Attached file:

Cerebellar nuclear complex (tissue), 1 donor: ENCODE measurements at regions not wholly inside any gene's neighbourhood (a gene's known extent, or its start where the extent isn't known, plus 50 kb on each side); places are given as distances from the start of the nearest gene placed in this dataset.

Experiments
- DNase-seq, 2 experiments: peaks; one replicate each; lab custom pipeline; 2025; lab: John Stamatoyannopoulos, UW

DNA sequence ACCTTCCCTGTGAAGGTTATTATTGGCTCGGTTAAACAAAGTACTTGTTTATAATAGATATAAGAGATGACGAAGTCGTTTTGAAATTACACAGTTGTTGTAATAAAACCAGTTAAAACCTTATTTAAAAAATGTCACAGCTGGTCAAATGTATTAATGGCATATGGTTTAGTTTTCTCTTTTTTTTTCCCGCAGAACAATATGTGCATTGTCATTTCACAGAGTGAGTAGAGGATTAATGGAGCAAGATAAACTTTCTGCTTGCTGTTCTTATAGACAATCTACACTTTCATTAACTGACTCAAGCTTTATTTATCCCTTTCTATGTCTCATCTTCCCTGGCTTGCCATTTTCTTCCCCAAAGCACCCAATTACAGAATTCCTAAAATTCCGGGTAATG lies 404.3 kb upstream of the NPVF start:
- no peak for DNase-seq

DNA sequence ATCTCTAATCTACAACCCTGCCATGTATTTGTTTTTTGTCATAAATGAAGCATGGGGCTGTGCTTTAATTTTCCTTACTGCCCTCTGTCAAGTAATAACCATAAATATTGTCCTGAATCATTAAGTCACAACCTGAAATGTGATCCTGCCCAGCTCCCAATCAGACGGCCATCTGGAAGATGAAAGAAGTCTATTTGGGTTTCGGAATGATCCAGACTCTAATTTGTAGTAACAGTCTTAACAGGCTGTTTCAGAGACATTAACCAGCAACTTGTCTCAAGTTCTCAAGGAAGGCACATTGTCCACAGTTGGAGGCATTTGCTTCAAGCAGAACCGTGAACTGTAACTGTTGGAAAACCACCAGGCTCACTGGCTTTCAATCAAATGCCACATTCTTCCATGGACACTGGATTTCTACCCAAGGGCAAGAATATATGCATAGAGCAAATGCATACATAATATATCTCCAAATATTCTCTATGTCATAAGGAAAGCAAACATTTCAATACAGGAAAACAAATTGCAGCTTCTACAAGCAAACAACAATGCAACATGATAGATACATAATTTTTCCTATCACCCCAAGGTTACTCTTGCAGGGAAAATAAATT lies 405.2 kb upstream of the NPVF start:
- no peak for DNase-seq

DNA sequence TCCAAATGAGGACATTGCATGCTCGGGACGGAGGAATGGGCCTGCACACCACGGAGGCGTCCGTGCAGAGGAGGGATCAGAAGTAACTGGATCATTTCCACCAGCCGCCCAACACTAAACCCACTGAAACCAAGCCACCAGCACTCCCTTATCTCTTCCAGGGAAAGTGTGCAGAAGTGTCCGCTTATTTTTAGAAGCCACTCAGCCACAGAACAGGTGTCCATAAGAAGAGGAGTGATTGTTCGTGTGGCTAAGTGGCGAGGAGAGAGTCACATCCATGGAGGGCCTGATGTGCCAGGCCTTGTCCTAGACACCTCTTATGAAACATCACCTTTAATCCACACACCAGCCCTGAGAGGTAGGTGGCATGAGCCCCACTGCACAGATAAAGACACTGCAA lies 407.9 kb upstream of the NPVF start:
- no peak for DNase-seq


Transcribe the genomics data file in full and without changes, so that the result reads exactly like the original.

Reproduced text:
Cerebellar nuclear complex (tissue), 1 donor: ENCODE measurements at regions not wholly inside any gene's neighbourhood (a gene's known extent, or its start where the extent isn't known, plus 50 kb on each side); places are given as distances from the start of the nearest gene placed in this dataset.

Experiments
- DNase-seq, 2 experiments: peaks; one replicate each; lab custom pipeline; 2025; lab: John Stamatoyannopoulos, UW

DNA sequence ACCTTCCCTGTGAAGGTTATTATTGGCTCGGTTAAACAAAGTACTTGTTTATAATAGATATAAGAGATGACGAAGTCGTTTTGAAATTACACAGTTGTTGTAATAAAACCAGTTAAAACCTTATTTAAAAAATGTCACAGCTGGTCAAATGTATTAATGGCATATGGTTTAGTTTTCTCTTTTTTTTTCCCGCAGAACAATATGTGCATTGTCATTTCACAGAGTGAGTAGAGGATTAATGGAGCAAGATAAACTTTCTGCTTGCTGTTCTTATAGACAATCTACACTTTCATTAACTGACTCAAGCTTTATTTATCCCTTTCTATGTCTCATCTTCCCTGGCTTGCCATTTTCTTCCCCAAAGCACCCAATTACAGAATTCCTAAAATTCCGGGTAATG lies 404.3 kb upstream of the NPVF start:
- no peak for DNase-seq

DNA sequence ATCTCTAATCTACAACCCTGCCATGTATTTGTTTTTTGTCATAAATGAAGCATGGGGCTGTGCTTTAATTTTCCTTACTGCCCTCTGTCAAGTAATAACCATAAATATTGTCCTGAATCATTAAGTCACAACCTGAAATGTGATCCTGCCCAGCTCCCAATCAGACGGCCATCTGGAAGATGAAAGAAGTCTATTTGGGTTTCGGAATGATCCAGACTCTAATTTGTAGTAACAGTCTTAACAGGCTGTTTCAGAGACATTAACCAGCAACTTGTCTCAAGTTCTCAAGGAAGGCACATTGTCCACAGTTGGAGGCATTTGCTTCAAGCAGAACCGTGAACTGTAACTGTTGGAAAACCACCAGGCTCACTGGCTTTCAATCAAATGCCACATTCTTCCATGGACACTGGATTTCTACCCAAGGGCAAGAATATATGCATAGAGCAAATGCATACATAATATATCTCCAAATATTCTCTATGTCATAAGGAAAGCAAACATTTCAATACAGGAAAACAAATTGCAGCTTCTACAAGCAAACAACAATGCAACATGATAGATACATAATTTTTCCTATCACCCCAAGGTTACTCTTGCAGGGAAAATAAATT lies 405.2 kb upstream of the NPVF start:
- no peak for DNase-seq

DNA sequence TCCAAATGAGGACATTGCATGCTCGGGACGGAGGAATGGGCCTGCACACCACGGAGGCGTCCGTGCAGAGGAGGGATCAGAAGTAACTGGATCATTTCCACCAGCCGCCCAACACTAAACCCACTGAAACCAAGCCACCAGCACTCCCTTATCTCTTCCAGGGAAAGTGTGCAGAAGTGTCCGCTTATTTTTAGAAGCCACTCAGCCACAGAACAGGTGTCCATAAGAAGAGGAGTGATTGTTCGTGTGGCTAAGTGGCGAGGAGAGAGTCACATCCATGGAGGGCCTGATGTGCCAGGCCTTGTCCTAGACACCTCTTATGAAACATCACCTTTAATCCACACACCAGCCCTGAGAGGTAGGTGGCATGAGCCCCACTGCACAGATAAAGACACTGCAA lies 407.9 kb upstream of the NPVF start:
- no peak for DNase-seq